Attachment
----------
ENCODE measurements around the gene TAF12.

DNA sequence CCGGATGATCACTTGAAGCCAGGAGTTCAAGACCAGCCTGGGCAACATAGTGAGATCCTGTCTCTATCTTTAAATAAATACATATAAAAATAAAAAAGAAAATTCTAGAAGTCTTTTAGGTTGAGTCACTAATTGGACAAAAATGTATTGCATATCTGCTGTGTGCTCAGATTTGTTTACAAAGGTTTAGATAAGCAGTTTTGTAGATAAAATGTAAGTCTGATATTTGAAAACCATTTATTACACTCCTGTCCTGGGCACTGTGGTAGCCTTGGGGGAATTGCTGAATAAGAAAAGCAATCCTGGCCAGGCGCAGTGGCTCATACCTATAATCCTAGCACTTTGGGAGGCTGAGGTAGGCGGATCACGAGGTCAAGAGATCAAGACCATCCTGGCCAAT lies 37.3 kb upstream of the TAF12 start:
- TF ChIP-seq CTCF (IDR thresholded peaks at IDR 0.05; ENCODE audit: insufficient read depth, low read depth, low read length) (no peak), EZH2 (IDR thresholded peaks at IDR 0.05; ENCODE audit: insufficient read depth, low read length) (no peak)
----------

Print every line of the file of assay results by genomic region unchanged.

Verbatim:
ENCODE measurements around the gene TAF12.

DNA sequence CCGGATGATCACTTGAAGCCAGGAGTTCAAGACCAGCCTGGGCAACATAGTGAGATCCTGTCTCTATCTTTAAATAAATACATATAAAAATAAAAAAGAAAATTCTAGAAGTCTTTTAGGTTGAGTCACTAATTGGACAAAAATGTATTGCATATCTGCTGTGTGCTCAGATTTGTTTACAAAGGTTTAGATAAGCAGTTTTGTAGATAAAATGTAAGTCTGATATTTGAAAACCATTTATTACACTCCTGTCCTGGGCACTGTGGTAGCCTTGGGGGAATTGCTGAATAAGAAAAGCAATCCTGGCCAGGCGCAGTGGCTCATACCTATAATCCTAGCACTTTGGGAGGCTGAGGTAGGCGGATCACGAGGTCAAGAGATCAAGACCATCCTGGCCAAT lies 37.3 kb upstream of the TAF12 start:
- TF ChIP-seq CTCF (IDR thresholded peaks at IDR 0.05; ENCODE audit: insufficient read depth, low read depth, low read length) (no peak), EZH2 (IDR thresholded peaks at IDR 0.05; ENCODE audit: insufficient read depth, low read length) (no peak)